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  • Walking poster presentation
  • Open Access

Analysis of aortic blood-flow from ECG-free realtime PC MRI

  • 1,
  • 1,
  • 1,
  • 2 and
  • 2
Journal of Cardiovascular Magnetic Resonance201517 (Suppl 1) :Q42

https://doi.org/10.1186/1532-429X-17-S1-Q42

  • Published:

Keywords

  • Aortic Blood Flow
  • Trigger Time
  • Breathing Maneuver
  • Vessel Contour
  • Cycle Separation

Background

Realtime PC MRI flow image data is usually acquired in combination with ECG signal acquisition, which enables the separation of the image sequences into cardiac cycles. Thereby, it becomes possible to analyze the variation of bloodflow-related parameters through influences such as arrhythmia or breathing maneuvers.

Because of the time consuming ECG lead positioning and the errors occurring through interferences with MRI gradients, it is desirable to be able to do the cycle separation without the ECG signal for sequences which do not require ECG triggering.

Our approach for an ECG-free multicycle flow analysis is based on the image data only. In order to compare the image-based cycle separation with the ECG-based approach, the suggested method has been applied to data acquired with ECG-signal, and the differences in cycle separation as well as their influence on the clinically relevant parameters have been analyzed.

Methods

20 data sets of young subjects (average age 25 years) were acquired with a 3-T MR system (TrioTim, Siemens, Erlangen, Germany). A phase encoded under-sampled radial FLASH sequence that is reconstructed with a regularized nonlinear inversion, was used for the flow analysis of the ascending aorta (spatial resolution= 1.33x1.33x6.0mm3, temporal-resolution=42ms, VENC=200cm/s, flip-angle=10°). Images were acquired continuously every 42 ms also recording the trigger time, provided by the scanner.

Data were analyzed with the research software CAIPI extending the existing approach by an automatic cycle detection based on the analysis of the blood flow curves.

To this end a static region inside the vessel of interest is detected automatically for which the flow curve of the whole sequence consisting of 369 time-points is calculated. Analyzing these curves, we detect the time frames closest to the r-peak. The additional information are then provided to the automatic vessel contour propagation to all time frames, after a manual initialization of the aortic vessel wall in one time-frame [Huellebrand et al.: "Automatic quantification of blood-flow from real-time phase-contrast mri." in RSNA (2013)].

Results

For method comparison, the quantitative analysis for a user-defined segmentation of the ascending aorta has been performed based on the ECG-based cycle separation as well as for the image-based cycle separation.

Incomplete cycles at the beginning and the end of the sequence were excluded in both cases.

For the complete cycles the difference of the start index per cycles is calculated.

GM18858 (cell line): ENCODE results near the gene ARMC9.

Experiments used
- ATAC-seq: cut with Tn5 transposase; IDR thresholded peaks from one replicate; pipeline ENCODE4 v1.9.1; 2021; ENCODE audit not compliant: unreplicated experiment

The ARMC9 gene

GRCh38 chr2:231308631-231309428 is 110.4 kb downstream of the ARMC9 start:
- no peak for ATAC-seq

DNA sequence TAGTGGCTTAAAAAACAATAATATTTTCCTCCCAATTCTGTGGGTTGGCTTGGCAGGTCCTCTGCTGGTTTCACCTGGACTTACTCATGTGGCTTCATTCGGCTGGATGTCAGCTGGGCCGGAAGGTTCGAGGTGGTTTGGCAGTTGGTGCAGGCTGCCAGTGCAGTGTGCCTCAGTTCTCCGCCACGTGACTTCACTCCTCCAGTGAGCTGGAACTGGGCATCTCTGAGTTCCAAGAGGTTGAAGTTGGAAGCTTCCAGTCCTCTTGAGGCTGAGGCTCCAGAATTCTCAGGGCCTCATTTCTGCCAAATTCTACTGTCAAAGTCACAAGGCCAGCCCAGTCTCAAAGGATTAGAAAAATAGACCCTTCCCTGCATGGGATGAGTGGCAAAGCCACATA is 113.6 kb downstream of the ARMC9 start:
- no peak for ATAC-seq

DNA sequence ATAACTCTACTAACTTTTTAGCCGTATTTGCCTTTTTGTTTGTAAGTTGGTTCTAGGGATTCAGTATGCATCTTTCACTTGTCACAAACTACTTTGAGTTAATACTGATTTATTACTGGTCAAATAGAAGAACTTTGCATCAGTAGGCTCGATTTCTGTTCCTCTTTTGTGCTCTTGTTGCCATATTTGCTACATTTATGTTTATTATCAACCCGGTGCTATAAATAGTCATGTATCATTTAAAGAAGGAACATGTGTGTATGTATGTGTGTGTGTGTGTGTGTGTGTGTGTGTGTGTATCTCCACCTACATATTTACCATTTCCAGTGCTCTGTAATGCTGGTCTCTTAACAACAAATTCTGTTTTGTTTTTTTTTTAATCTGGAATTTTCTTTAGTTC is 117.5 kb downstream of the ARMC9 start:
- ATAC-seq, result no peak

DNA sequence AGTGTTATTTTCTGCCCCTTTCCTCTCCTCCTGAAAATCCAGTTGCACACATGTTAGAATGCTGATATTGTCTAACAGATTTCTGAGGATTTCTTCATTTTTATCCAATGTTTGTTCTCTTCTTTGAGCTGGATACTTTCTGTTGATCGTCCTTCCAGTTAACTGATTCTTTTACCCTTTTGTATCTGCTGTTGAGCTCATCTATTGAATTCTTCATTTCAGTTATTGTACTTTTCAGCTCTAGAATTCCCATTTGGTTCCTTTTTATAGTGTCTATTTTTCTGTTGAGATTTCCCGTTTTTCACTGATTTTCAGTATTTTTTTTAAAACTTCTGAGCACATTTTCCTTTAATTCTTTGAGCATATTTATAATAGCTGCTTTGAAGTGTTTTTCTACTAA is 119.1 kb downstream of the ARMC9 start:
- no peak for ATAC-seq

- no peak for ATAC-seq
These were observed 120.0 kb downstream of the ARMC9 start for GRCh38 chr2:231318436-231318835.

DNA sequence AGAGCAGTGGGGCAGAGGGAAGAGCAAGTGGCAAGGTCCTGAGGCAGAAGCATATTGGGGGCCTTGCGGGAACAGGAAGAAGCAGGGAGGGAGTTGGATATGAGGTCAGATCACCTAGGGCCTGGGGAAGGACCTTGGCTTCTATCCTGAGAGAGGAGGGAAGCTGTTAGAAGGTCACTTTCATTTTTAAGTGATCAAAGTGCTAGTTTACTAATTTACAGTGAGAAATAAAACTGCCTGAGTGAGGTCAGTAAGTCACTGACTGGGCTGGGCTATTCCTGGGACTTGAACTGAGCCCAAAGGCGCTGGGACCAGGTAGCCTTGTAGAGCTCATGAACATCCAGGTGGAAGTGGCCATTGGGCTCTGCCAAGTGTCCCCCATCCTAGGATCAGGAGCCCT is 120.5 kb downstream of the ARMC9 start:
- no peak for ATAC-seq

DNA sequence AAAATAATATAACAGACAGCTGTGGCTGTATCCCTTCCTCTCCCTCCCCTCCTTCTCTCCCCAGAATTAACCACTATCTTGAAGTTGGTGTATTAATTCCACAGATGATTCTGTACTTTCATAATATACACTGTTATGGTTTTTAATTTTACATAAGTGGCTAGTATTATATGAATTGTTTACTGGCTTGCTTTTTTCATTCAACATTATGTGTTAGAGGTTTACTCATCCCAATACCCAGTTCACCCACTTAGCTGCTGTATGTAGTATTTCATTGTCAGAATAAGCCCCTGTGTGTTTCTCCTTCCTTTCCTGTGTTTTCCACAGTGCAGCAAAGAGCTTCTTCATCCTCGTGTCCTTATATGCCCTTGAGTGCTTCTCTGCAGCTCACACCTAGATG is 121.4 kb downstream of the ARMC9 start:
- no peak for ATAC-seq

Table 1 shows the statistics of the error per subject. The influence on the clinical parameters is shown in Table 2.
Table 1

Cardiac cycle start index comparison

Subject id

Minimum

5% Percentile

25% Percentile

Median

75% Percentile

95% Percentile

Maximum

1

-3

-1.7

0

0

0

1.35

2

2

-2

-0.6

0

0

0

1

1

3

-1

-1

0

0

0

1

1

4

-1

-1

0

0

0

1

1

5

0

0

0

0

0

0

0

6

0

0

0

0

0.25

1

1

7

-2

-2

-1

-1

0

0.15

1

8

-1

-1

0

0

0

0

0

9

-3

-2.05

0

0

0

0.05

1

10

-1

-1

-1

0

0

1

1

11

-3

-1.5

-1

0

0

1

1

12

-2

-2

-1

0

0

1

1

13

-1

-1

0

0

0.25

1

1

14

-1

-1

0

0

1

1

1

15

-1

-0.3

0

0

0

1

1

16

-1

-1

-0.25

0

1

1

1

17

-1

-1

0

0

1

1

1

18

0

0

1

1

1

2

2

19

0

0

0

1

1

1

1

20

0

0

1

1

1

1.3

2

The table shows the statistics of difference of the start indices for the cardiac cycles per subject.

Table 2

Clinical parameters shows the difference of flow, peak velocity, regurgitant fraction and heart rate between the proposed method (A) and the reference approache (B).

Comparison

Flow [ml]

Flow [l/min]

Peak Velocity [cm/s]

Regurgitant Fraction

Heart Rate [bpm]

ParamA-ParamB

Mean

0.02

-0.03

0.01

0.0

-0.26

 

Standard deviation

1.01

0.29

0.16

0.15

2.83

|ParamA-ParamB|

Mean

0.6

0.19

0.01

0.06

1.86

 

Standard deviation

0.4

0.08

0.05

0.09

0.87

max(|ParamA-ParamB|)

Mean

1.92

0.56

0.11

0.22

5.39

 

Standard deviation

1.34

0.27

0.48

0.25

3.01

Conclusions

The comparison of the quantification with and without ECG information shows a good agreement for the clinical parameters of the aortic blood flow. Further studies with different patient populations and different vascular regions will evaluate, if an ECG-free realtime acquisition has the potential to become a standard acquisition technique in clinical practice.

Funding

Fraunhofer and Max-Planck Society.

Authors’ Affiliations

(1)
Fraunhofer MEVIS, Bremen, Germany
(2)
Max Planck Institute for Biophysical Chemistry, Goettingen, Germany

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